Vanishing space dust baffles scientists (+video)
The protoplanetary disk circling a young star has suddenly disappeared, leaving behind a big mystery.
A dusty disk around a distant star has faded surprisingly fast, leaving scientists few clues to how it disappeared.Skip to next paragraph
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Only a few years ago, the space around the star TYC 8241 2652 1 was filled with dust and gas, but recent observations show the region — an ideal spot for alien planets to form — has all but vanished.
"It's like the classic magician's trick: Now you see it, now you don't," principal investigator Carl Melis of the University of California, San Diego said in a statement. "Only in this case, we're talking about enough dust to fill an inner solar system, and it really is gone!"
The star is 450 light-years away, in the constellation Centaurus. At 10 million years old, it is a younger version of our 4.5-billion-year-old sun.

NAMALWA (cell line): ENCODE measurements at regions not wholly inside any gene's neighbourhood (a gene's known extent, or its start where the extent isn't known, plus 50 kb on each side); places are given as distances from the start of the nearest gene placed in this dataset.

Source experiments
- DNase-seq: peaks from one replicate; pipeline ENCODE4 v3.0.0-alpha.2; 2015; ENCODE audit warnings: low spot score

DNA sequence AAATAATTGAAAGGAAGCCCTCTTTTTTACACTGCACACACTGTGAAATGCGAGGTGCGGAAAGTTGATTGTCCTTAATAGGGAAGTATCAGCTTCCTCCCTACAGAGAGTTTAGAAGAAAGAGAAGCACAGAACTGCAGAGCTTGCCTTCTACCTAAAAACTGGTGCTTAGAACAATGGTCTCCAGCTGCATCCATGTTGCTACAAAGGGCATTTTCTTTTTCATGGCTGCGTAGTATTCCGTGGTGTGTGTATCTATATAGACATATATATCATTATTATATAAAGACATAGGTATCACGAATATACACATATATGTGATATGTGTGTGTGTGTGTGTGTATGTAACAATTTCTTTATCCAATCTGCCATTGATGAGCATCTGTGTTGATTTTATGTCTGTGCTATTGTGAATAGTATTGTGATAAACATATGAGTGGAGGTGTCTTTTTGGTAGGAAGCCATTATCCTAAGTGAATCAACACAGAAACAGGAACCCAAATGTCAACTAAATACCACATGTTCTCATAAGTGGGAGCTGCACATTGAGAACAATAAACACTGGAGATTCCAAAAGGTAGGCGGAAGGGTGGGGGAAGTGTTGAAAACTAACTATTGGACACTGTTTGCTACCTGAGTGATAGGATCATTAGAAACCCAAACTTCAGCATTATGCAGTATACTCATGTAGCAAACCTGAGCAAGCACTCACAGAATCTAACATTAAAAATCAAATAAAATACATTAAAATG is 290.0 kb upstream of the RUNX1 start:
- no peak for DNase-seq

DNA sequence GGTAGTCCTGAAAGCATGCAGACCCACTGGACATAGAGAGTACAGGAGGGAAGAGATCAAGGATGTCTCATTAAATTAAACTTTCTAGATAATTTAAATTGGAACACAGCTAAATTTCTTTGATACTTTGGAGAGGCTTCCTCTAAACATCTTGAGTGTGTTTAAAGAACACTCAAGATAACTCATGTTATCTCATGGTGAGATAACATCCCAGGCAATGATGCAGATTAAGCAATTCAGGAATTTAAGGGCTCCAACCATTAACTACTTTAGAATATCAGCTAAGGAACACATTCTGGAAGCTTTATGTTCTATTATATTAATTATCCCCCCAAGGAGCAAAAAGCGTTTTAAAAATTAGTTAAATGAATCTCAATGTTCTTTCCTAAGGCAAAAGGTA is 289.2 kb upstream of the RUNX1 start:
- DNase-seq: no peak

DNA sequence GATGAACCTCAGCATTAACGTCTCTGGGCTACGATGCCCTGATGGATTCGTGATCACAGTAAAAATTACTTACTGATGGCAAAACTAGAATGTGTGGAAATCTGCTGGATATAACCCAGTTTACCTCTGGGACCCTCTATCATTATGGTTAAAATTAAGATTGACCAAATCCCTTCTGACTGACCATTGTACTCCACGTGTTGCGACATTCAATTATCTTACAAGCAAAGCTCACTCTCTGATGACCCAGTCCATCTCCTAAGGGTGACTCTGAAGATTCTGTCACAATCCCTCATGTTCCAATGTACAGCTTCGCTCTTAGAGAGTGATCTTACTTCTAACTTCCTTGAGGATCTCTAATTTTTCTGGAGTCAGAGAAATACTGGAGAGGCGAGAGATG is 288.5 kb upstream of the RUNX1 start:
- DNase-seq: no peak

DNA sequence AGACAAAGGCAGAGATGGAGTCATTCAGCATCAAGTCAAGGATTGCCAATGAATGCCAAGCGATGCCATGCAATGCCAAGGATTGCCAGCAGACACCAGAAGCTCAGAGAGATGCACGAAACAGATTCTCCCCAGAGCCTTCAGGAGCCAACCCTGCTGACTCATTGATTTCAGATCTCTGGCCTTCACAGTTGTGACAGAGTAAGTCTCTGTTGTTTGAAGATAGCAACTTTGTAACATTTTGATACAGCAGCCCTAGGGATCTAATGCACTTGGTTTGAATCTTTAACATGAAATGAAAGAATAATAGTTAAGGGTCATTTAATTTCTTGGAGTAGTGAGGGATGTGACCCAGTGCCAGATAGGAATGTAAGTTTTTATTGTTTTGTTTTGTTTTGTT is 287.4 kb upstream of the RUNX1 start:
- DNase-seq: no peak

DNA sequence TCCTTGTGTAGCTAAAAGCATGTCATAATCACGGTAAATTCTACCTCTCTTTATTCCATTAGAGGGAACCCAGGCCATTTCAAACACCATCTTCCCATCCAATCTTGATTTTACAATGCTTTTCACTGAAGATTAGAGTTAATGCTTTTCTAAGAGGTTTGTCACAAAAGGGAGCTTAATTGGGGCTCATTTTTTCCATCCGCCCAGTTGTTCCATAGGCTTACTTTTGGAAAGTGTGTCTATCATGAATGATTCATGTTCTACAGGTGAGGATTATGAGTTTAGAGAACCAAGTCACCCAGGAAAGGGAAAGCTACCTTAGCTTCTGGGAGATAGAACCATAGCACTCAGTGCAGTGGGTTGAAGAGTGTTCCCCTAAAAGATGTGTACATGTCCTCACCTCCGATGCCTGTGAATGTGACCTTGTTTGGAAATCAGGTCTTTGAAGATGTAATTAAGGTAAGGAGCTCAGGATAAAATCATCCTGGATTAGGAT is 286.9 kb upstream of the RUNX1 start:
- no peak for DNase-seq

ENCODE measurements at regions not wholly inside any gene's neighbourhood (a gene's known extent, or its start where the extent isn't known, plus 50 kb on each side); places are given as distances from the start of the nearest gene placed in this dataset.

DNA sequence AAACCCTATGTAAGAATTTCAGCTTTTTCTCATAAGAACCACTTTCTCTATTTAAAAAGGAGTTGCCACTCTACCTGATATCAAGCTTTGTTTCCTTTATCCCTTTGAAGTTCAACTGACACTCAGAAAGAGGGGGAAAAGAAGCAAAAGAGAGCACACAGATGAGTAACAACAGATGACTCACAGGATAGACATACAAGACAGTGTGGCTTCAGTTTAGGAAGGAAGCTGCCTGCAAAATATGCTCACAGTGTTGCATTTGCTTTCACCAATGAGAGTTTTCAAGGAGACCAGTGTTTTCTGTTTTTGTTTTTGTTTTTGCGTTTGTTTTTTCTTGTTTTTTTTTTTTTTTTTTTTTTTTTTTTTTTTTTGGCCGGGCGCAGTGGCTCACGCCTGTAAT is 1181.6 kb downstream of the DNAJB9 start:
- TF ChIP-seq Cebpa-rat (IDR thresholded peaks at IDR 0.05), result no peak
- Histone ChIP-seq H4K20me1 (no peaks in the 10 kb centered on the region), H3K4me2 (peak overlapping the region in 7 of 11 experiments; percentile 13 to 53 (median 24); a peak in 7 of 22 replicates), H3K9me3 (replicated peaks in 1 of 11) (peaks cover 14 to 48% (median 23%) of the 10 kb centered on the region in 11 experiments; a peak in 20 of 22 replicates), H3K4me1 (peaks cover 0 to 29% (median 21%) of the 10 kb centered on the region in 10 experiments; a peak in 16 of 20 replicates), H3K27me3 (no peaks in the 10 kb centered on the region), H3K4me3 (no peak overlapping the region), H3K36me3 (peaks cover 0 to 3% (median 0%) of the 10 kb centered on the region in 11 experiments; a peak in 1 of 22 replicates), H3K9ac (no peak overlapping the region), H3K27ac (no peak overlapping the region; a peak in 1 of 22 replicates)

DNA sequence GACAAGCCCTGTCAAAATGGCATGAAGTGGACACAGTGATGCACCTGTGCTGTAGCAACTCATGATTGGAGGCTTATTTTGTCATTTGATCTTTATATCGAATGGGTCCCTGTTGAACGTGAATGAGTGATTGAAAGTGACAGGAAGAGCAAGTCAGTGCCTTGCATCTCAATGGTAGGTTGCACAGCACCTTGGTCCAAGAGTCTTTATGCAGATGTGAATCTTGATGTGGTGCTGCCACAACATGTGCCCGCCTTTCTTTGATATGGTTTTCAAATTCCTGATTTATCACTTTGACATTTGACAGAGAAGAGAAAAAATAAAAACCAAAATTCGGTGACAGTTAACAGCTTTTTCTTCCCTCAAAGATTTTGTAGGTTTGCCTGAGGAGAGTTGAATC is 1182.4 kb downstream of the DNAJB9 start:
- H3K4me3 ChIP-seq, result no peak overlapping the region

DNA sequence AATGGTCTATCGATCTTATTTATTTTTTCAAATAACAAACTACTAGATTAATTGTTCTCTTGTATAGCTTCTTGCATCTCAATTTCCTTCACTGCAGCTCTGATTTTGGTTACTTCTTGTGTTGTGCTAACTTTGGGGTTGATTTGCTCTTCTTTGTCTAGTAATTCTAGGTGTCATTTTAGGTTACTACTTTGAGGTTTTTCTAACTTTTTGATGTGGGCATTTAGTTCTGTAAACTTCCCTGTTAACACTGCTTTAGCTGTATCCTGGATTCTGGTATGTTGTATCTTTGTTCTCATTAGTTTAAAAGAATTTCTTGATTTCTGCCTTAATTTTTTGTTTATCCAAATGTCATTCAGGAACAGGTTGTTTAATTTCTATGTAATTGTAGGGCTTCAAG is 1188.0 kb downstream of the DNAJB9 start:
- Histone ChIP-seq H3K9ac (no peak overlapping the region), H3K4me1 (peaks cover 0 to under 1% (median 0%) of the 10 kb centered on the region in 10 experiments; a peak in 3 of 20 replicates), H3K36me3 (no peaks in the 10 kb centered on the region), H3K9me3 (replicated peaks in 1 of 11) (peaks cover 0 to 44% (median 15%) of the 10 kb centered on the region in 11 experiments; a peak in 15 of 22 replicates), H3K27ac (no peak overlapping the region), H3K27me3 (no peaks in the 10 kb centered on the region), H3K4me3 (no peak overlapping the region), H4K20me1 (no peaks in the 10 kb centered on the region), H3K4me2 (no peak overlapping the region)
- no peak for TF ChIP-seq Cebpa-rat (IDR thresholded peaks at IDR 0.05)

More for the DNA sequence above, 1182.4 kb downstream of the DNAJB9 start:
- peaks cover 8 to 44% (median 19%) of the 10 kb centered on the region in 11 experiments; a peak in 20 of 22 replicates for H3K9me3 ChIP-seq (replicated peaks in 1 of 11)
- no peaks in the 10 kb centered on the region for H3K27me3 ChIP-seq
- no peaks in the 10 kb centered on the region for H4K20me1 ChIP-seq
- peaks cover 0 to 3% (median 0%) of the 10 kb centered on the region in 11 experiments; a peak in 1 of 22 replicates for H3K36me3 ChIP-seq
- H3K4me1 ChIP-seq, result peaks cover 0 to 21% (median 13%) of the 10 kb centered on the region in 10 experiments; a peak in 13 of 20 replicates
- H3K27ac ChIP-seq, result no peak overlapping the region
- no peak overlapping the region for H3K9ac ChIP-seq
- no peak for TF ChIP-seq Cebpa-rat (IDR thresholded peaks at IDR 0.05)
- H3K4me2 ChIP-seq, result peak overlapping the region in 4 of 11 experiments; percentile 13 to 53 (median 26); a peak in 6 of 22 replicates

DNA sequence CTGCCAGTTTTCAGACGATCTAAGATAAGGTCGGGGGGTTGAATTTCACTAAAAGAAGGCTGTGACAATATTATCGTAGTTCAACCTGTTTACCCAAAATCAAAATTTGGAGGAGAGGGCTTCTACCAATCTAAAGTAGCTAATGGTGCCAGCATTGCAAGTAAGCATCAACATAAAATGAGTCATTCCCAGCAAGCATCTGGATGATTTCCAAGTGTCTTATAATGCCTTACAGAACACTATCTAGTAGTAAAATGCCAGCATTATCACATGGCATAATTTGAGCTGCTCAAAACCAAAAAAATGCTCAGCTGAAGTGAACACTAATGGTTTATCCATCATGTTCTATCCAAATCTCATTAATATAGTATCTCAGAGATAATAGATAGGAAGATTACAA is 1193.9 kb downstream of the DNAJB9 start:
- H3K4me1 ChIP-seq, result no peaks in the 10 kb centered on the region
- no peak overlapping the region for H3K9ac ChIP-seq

A quick exit
Tiny specks of dust orbiting a star absorb its energy and shine in infrared light. As the glow brightens and dims, astronomers can estimate how much material surrounds the star.
The disk around the star TYC 8241 2652 1 was discovered in 1983 and remained relatively constant for 2 1/2 decades. Scientists estimated that 1,000 trillion grains of dust — the equivalent of all the sand on the beaches of Earth — circled this younger version of our sun.
But in 2009, things changed.
Observations by the Gemini South telescope in Chile and several other instruments found that the infrared light emitted by the dust had dropped by more than half. In subsequent studies, the amount of dust around the star had all but vanished, dropping by a factor of nearly 30 in two years.
Such a dramatic change is astonishingly fast when compared to the million-year time scale of most astronomical events, researchers said. [Top 10 Star Mysteries]
"The dust disappearance at TYC 8241 2652 1 was so bizarre and so quick, initially I figured that our observations must simply be in error in some strange way," said study co-author Ben Zuckerman of the University of California, Los Angles.
The quickly vanishing disk may help scientists better understand how planets formed in early solar systems, including our own, researchers said.